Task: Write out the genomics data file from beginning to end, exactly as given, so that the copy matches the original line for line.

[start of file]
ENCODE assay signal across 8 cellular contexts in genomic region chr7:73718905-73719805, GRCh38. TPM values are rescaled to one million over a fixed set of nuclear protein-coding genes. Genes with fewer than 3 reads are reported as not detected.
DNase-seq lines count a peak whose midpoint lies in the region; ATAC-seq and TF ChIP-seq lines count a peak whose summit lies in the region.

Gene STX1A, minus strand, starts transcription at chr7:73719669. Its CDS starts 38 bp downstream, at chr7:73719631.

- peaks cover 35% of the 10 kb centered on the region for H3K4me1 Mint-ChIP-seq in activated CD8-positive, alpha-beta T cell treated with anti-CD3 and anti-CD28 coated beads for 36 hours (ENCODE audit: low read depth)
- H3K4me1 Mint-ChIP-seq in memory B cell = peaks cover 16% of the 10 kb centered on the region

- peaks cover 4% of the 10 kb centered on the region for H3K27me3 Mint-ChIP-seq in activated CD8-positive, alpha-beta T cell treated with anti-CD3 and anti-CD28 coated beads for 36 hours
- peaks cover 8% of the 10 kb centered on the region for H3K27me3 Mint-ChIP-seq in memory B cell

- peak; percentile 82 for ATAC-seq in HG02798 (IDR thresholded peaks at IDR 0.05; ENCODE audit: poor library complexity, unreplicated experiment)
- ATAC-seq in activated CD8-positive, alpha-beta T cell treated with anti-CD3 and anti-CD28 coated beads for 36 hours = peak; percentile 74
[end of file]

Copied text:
ENCODE assay signal across 8 cellular contexts in genomic region chr7:73718905-73719805, GRCh38. TPM values are rescaled to one million over a fixed set of nuclear protein-coding genes. Genes with fewer than 3 reads are reported as not detected.
DNase-seq lines count a peak whose midpoint lies in the region; ATAC-seq and TF ChIP-seq lines count a peak whose summit lies in the region.

Gene STX1A, minus strand, starts transcription at chr7:73719669. Its CDS starts 38 bp downstream, at chr7:73719631.

- peaks cover 35% of the 10 kb centered on the region for H3K4me1 Mint-ChIP-seq in activated CD8-positive, alpha-beta T cell treated with anti-CD3 and anti-CD28 coated beads for 36 hours (ENCODE audit: low read depth)
- H3K4me1 Mint-ChIP-seq in memory B cell = peaks cover 16% of the 10 kb centered on the region

- peaks cover 4% of the 10 kb centered on the region for H3K27me3 Mint-ChIP-seq in activated CD8-positive, alpha-beta T cell treated with anti-CD3 and anti-CD28 coated beads for 36 hours
- peaks cover 8% of the 10 kb centered on the region for H3K27me3 Mint-ChIP-seq in memory B cell

- peak; percentile 82 for ATAC-seq in HG02798 (IDR thresholded peaks at IDR 0.05; ENCODE audit: poor library complexity, unreplicated experiment)
- ATAC-seq in activated CD8-positive, alpha-beta T cell treated with anti-CD3 and anti-CD28 coated beads for 36 hours = peak; percentile 74